August is Don’t Sit Down Month

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This month, there’s a lot of new research pointing to why you should be standing a bit more.

The August American Journal of Preventive Medicine journal is a themed issue about sedentary behavior and its health effects. In short, and perhaps not that surprising, too much sitting is bad for our health.

Exactly what leads us to be sedentary and how we can break those habits is the topic of several of the studies. Here’s the table of contents where you can read all the abstracts.

How much TV we watch is a common measure of sedentary behavior and this week, an Australian study made some life-shortening headlines. The study found that watching TV for an average of six hours per day could shorten viewers’ lives by almost five years, when compared to people who watch no TV. On average, every hour of TV adults (after age 25) watched reduced their life expectancy by 22 minutes – about the time of an average sitcom.

The study was published online in the British Journal of Sports Medicine.

Of course, there are many reasons why sedentary living may cut short TV lovers’ lives. Watching a lot of TV is linked to poor diets and being overweight, two risk factors for many chronic diseases.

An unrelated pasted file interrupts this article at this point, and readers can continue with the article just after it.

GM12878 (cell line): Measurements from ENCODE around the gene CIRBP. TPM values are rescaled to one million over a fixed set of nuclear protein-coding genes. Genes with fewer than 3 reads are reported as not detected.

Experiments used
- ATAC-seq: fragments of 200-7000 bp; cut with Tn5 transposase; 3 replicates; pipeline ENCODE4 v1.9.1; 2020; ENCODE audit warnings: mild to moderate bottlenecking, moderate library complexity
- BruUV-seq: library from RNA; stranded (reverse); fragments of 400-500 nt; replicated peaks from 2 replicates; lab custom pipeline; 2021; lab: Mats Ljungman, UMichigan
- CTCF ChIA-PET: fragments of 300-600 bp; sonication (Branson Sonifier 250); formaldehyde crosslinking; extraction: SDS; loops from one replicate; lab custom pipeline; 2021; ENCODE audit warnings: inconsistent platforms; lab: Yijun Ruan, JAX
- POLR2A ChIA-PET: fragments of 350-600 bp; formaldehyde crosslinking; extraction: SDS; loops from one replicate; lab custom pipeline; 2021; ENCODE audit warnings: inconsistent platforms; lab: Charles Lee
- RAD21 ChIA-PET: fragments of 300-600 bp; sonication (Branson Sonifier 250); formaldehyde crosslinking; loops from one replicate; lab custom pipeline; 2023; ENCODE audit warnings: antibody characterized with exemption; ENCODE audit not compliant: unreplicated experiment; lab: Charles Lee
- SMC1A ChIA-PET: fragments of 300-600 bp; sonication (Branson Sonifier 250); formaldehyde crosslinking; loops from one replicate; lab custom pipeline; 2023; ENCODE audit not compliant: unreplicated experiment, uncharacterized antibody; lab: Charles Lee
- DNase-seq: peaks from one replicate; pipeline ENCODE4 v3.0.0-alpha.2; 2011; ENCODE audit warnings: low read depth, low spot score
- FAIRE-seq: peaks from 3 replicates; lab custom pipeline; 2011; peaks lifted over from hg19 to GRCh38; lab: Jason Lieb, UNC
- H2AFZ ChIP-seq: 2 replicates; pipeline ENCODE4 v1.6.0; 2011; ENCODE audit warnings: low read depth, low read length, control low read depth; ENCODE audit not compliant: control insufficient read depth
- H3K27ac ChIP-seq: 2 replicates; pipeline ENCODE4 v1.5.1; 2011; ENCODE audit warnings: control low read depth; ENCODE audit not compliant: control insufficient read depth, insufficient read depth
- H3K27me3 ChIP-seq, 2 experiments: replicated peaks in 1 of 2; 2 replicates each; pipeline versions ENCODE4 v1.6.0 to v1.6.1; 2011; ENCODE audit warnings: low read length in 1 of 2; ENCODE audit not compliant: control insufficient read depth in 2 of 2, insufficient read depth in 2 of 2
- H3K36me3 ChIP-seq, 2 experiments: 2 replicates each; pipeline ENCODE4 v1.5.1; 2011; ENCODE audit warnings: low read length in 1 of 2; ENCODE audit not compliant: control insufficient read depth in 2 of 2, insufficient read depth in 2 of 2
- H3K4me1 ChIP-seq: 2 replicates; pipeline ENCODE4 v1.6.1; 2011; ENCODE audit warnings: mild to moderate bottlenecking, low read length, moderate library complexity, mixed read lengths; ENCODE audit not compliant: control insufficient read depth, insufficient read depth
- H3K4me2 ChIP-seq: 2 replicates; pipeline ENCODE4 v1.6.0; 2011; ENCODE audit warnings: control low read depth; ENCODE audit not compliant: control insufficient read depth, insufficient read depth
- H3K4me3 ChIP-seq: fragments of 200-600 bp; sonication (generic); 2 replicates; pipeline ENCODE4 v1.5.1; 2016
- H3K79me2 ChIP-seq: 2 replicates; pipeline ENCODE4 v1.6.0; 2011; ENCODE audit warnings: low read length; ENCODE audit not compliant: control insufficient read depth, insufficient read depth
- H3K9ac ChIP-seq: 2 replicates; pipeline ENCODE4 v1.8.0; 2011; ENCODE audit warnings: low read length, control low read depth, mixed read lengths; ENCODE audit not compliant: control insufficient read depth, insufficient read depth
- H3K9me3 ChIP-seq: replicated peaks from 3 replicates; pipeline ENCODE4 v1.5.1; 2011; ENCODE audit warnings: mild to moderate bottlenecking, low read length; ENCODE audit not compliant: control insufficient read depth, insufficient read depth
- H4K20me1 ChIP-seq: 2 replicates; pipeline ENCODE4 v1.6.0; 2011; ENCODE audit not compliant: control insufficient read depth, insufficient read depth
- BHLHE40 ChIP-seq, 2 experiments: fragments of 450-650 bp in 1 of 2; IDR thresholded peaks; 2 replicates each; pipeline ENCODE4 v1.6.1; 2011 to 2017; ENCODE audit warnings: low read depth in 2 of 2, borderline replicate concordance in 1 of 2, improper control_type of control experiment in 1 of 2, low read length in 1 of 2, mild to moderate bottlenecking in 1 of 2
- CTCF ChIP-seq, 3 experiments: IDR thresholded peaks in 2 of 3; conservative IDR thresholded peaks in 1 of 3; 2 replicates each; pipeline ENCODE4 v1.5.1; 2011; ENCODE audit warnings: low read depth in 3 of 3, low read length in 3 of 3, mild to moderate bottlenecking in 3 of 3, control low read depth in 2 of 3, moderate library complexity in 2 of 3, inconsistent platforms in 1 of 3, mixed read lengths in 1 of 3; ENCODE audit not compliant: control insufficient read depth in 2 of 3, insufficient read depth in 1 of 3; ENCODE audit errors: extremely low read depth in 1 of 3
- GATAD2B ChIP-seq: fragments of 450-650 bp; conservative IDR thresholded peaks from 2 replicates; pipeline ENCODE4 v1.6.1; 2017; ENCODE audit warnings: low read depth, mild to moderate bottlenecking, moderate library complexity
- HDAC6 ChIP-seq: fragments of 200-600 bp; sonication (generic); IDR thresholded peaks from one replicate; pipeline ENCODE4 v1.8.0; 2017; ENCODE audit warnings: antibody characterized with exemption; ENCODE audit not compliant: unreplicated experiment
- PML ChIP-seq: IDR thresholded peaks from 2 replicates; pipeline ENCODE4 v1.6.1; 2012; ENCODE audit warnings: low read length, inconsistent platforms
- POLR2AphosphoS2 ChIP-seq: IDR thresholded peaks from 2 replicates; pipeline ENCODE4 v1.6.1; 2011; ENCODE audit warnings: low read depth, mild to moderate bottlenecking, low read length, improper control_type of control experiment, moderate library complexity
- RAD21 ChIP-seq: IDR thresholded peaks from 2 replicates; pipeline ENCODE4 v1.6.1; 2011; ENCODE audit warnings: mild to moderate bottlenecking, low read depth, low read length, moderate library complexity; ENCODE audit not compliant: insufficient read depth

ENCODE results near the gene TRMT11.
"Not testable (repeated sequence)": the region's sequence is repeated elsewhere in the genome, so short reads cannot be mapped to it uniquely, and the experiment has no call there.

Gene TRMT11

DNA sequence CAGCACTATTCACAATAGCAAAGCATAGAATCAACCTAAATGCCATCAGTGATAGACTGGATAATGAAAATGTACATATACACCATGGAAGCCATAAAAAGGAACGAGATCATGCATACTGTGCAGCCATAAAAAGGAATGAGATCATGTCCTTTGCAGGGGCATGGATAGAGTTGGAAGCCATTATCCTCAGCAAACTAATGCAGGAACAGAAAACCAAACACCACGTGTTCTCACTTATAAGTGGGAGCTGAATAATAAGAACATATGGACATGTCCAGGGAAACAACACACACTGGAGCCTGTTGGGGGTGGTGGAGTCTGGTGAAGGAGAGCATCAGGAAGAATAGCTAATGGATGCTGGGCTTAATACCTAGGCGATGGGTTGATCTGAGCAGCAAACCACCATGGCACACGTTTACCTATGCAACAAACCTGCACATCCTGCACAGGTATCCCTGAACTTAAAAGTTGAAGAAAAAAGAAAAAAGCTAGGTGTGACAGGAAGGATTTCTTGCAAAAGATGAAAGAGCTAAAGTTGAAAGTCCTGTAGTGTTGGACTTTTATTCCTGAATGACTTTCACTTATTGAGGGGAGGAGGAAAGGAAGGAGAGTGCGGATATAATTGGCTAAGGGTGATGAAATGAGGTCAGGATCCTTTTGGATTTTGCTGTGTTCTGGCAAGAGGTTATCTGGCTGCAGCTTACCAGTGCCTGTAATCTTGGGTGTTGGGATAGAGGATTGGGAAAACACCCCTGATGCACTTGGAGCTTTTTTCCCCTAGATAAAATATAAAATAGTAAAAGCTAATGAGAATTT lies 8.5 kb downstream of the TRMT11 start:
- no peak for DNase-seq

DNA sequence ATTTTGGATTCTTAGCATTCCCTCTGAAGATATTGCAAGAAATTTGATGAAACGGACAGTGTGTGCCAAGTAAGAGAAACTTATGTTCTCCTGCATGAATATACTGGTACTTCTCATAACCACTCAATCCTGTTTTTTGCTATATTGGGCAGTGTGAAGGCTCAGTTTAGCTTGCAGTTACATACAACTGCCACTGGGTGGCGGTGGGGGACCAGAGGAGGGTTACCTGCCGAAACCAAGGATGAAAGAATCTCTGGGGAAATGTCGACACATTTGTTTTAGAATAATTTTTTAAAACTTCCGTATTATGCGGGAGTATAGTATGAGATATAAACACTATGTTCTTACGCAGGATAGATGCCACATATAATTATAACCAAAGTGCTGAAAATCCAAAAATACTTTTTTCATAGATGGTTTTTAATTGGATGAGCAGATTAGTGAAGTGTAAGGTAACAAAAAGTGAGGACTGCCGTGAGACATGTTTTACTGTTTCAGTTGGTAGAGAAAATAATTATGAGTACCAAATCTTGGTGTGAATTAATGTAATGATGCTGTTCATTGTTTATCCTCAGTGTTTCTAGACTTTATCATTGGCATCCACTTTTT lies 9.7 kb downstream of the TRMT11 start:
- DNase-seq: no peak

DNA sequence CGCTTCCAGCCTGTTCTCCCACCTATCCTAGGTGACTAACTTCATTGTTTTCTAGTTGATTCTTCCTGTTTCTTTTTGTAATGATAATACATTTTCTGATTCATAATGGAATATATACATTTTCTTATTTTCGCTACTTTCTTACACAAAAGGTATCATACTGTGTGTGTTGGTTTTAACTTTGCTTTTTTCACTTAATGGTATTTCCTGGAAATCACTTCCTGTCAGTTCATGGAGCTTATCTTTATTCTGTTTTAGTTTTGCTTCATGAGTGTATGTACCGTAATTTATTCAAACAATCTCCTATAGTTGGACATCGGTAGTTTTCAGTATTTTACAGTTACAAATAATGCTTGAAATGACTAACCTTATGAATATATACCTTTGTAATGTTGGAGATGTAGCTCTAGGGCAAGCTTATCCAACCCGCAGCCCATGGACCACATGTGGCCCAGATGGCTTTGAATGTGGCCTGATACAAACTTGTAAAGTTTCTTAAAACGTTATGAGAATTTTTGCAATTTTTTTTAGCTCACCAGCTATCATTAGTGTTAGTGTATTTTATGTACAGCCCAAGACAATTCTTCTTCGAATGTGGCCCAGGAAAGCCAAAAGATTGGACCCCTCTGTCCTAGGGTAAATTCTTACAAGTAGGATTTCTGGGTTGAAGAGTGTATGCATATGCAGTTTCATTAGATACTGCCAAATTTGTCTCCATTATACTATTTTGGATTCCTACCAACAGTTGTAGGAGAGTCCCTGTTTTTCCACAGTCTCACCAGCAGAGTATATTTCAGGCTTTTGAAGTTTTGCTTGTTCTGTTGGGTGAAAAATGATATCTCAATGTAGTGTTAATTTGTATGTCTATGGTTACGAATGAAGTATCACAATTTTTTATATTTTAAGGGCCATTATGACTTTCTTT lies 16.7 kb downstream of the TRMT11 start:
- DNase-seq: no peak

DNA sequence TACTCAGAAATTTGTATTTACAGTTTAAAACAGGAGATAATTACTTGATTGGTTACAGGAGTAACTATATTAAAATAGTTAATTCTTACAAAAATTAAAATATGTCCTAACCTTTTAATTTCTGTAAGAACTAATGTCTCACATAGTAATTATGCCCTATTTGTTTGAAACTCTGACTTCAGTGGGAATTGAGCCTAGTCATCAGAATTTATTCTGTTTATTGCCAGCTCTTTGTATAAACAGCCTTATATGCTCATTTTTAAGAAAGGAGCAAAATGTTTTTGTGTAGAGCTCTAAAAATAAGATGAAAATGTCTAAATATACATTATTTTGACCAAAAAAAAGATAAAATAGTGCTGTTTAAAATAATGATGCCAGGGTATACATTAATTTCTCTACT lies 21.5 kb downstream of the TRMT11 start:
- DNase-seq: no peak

But sedentary behavior – as opposed to not getting enough exercise – has emerged as a distinct risk factor for cancer, heart disease and others. The cancer-sedentary behavior link was highlighted in an issue of Cancer Research Update. The topic is also featured at AICR’s research conference in November.

Whether it’s TV watching or computer time, sedentary living is a big part of the day for many. For those who have broken some sedentary habits, any suggestions?


Author: Mya Nelson

Mya R. Nelson is at American Institute for Cancer Research, where she writes about the research in the field.

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